The 66 men ‘Reform Committee’ started to make revolutionary noises, and Rhodes pounced upon their so-called grievances as an opportunity to reannex the Transvaal, and afford him unfettered access to the gold fields. Doctor Leander Starr Jameson, Rhodes’s confidant and friend, waited with 500 men at Pitsani, just across the Bechuanaland border. They were mostly Rhodesian policemen and volunteers. They would wait for the Reform Committee to start their revolt against their so-called ‘oppression’ in a country that was not theirs to begin with, but their plans were an open secret. Everybody knew about it. Chamberlain, in London, and Robinson in Cape Town, knew about it too, but they naturally denied all. Farwell was of the opinion that Milner thought it was somehow morally wrong that Englishmen should be ruled by other races, and the Transvaal would simply have to change its ways, or Britain would go to war with it. There could be no way that Kruger could even consider most of their demands, and English politicians like Sir Alfred Milner and Joseph Chamberlain pounced upon this chance to expand their empire-building gains.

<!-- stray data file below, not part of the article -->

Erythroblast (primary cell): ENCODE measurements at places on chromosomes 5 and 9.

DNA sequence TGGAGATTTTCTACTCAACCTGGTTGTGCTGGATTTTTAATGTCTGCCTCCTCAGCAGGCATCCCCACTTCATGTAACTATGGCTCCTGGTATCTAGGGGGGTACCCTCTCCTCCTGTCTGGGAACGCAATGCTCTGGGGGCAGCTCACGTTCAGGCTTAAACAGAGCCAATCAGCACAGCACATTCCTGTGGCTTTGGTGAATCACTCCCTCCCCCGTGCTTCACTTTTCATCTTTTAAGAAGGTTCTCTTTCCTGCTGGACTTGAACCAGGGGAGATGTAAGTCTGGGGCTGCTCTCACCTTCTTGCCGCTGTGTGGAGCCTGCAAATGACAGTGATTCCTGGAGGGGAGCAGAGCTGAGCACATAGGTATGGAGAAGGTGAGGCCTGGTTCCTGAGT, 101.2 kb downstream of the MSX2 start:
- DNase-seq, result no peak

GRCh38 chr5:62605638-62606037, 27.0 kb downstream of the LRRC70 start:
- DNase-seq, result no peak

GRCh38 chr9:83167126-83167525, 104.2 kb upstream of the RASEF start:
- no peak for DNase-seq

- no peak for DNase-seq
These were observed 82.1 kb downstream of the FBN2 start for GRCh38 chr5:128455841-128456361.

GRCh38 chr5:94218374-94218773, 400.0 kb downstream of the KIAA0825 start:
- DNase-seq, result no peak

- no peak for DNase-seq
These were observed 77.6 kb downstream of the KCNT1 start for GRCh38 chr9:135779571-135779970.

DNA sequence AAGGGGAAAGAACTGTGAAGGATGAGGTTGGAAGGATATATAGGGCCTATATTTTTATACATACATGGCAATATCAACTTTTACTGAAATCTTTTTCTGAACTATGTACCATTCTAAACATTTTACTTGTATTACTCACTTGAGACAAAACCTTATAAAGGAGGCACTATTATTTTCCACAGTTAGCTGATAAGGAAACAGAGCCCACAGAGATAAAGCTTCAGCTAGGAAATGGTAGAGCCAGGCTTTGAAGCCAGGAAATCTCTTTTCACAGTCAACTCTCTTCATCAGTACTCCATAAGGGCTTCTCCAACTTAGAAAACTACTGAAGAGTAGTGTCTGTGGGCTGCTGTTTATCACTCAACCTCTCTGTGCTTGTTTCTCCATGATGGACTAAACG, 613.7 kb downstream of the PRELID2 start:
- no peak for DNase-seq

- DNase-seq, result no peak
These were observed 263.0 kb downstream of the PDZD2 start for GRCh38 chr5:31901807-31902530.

There was much bickering among the conspirators, and the Americans among them totally rejected the idea of British Rule. Rhodes was growing impatient, and Jameson even more so. Unfortunately, the troop detail that was to cut the telegraph wire to Pretoria, got drunk, cut the Cape line, and Rhodes could not warn them that the game was up. Jameson thought to spur the reluctant Uitlander plotters in Johannesburg into action with his invasion, but after a running battle with a Boer commando, he was forced to surrender about 10 miles from Johannesburg. This fiasco was the source of acute political embarrasment for Britain, and what is more, the Germans started rattling their sabres. The Kaiser’s congratulatory telegram to Kruger about dealing with “armed bands that invaded your country,” caused a storm of anti-German protest in England. Joseph Chamberlain became colonial secretary a few months before the ill-fated Jameson Raid. He and his jingoist supporters created an atmosphere for war, and he was too powerful a political figure for his cabinet colleagues to disown.